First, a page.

FRESNO — The California governor's race turned bitterly personal at a debate held Saturday for Spanish-speaking audiences, as Republican gubernatorial candidate Meg Whitman and Democratic rival Jerry Brown slashed at each other over Whitman's hiring of an illegal immigrant housekeeper.
Questions about Nicky Diaz Santillan, who revealed Wednesday that she had worked for the Republican for nine years despite being undocumented, produced the sharpest exchange of the 60-minute debate held at Fresno State.
In the most explosive moment, Whitman faced Brown on stage and said, "Jerry, you know you should be ashamed. You and your surrogates put her deportation at risk. You put her out there. You should be ashamed for sacrificing Nicky Diaz at the altar of your political ambitions."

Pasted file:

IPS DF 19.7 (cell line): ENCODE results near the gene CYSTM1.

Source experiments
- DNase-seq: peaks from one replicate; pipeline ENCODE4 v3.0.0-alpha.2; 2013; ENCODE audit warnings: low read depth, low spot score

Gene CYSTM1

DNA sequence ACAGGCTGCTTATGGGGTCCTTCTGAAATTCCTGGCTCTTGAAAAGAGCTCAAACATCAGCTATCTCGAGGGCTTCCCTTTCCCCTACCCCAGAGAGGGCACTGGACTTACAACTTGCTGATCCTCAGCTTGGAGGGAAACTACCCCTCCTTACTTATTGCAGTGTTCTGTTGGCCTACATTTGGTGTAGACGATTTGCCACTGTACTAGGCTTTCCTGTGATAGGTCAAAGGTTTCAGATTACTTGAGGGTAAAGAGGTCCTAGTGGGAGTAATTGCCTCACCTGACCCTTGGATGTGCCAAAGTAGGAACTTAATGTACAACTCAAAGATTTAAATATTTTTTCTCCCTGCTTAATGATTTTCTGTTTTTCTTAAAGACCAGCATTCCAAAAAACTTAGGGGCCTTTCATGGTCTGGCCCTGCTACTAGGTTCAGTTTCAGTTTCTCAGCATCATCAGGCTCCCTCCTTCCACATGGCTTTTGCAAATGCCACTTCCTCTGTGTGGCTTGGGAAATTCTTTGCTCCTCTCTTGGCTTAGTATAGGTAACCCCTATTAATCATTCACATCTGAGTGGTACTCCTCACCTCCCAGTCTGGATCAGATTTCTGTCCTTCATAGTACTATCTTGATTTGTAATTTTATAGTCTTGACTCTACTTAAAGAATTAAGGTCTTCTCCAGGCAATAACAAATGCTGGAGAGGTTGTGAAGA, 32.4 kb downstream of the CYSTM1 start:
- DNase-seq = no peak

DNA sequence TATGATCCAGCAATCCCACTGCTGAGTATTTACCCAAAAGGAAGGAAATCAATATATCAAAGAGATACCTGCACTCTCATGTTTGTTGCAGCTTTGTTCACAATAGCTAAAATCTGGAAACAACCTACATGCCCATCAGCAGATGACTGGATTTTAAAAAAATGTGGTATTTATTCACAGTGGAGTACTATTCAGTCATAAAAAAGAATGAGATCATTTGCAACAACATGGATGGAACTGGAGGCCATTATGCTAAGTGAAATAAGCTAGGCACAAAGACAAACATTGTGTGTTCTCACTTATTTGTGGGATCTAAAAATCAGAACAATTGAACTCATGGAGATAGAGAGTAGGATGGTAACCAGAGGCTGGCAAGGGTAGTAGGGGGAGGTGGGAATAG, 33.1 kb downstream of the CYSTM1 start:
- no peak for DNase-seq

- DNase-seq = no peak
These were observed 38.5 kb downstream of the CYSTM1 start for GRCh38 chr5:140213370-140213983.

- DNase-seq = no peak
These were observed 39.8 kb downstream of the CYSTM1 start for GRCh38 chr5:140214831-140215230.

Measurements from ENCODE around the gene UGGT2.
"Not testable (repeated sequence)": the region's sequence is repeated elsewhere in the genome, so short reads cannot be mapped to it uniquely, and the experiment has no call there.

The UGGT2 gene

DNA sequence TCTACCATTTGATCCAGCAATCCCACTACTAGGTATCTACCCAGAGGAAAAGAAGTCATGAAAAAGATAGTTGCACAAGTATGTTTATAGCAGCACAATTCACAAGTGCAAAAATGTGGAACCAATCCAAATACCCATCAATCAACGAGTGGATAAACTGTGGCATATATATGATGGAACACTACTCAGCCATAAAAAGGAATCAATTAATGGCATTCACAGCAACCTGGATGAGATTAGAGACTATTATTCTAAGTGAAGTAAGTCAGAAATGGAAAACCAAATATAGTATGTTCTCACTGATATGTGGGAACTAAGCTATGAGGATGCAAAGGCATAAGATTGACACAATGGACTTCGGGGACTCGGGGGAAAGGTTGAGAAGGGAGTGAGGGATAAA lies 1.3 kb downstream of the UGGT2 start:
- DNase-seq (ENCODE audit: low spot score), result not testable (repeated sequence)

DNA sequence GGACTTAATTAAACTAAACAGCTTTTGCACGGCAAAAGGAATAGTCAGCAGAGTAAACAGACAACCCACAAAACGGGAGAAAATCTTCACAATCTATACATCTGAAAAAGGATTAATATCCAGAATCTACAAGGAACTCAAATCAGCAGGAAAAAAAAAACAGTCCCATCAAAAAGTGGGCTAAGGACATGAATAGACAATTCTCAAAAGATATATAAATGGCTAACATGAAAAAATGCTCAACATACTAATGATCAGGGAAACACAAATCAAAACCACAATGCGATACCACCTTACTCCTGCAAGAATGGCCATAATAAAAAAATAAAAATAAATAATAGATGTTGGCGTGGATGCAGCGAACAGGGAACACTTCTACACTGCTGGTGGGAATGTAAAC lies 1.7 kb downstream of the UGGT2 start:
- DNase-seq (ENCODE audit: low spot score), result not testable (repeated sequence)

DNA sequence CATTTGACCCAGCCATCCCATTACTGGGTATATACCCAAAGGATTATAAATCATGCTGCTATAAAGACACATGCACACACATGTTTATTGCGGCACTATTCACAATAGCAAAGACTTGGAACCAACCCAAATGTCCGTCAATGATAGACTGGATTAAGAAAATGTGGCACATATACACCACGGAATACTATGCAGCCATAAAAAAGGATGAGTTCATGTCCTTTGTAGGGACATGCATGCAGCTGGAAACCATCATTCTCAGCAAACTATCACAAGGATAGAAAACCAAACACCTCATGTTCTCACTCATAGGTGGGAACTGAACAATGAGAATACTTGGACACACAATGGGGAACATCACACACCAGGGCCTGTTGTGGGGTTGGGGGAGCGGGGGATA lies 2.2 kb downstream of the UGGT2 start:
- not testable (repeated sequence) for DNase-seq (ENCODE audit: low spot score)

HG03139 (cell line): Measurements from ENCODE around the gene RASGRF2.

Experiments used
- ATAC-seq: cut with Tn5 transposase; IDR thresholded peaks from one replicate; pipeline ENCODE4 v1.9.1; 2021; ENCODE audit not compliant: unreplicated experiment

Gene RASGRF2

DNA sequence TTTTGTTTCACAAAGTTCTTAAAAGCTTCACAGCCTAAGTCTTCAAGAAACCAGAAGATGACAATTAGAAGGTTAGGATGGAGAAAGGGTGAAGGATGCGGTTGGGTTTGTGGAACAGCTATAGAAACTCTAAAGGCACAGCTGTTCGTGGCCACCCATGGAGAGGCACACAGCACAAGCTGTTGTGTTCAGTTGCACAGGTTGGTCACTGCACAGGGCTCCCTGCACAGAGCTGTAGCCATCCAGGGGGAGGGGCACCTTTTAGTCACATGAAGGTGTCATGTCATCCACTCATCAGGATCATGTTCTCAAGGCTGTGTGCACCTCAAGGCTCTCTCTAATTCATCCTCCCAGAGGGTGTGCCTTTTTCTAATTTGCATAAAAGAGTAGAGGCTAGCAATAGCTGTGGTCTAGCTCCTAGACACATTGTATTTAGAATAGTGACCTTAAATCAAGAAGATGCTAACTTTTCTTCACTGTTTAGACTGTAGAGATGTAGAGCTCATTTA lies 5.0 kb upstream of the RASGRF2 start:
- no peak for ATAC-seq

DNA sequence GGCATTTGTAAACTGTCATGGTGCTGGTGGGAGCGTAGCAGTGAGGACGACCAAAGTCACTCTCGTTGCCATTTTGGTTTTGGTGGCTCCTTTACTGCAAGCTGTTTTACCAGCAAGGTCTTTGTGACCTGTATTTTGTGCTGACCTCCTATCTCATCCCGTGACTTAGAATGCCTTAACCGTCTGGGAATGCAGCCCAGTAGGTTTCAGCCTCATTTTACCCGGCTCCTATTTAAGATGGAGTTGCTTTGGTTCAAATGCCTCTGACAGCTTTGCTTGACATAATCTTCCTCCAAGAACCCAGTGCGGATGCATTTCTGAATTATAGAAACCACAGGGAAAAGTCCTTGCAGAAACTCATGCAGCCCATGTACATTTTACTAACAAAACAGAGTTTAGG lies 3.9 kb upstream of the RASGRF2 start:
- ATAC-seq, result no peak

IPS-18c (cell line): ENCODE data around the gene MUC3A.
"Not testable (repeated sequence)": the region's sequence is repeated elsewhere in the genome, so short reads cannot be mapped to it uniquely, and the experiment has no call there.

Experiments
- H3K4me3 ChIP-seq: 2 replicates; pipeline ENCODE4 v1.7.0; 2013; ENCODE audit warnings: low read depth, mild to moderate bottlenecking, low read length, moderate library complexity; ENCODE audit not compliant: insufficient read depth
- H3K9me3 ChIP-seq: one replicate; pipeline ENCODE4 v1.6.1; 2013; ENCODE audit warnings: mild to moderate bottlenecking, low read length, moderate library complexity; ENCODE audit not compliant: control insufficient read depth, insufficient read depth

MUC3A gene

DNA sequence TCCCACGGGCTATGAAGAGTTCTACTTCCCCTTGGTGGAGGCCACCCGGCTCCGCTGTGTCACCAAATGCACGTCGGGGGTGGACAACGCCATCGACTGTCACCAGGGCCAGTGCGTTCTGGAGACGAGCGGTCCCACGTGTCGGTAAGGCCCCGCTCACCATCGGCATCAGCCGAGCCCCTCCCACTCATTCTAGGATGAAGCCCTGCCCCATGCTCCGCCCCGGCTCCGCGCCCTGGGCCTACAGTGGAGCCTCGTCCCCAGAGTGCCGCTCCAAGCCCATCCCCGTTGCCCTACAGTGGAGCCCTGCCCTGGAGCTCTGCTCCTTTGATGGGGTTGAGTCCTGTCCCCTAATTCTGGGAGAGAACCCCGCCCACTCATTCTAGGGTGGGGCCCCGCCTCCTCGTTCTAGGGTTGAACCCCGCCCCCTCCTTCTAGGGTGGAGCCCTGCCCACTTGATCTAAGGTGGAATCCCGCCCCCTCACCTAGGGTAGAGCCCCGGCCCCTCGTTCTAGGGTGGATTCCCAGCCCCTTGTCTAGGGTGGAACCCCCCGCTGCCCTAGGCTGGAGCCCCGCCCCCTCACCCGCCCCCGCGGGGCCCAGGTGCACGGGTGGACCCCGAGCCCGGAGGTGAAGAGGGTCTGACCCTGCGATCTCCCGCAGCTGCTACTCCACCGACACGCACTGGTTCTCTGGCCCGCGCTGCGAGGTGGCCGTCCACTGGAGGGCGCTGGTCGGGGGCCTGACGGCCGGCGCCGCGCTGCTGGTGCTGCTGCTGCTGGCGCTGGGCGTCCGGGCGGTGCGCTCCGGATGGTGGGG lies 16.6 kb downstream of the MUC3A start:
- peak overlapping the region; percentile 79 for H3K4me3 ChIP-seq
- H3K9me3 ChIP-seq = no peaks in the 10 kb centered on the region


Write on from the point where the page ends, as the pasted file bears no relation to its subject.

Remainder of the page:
Whitman's campaign has not produced evidence that Brown collaborated with Diaz Santillan's attorney, Gloria Allred, on the case.
Brown hit back by accusing Whitman of not taking responsibility for hiring Diaz Santillan in the first place.
"Don't run for governor if you can't stand up on your own two feet and say, 'Hey I made a mistake. I'm sorry. Let's go on from here,' " Brown said. "You blamed her, blamed me, blamed the left, blamed the unions, but you don't take accountability."
The Democrat went right back to dinging Whitman about the housekeeper after technical problems halted the debate for about half an hour.
Brown brought up Whitman's plan for holding employers responsible for hiring illegal immigrants and said, "Ms. Whitman obviously didn't crack down on herself."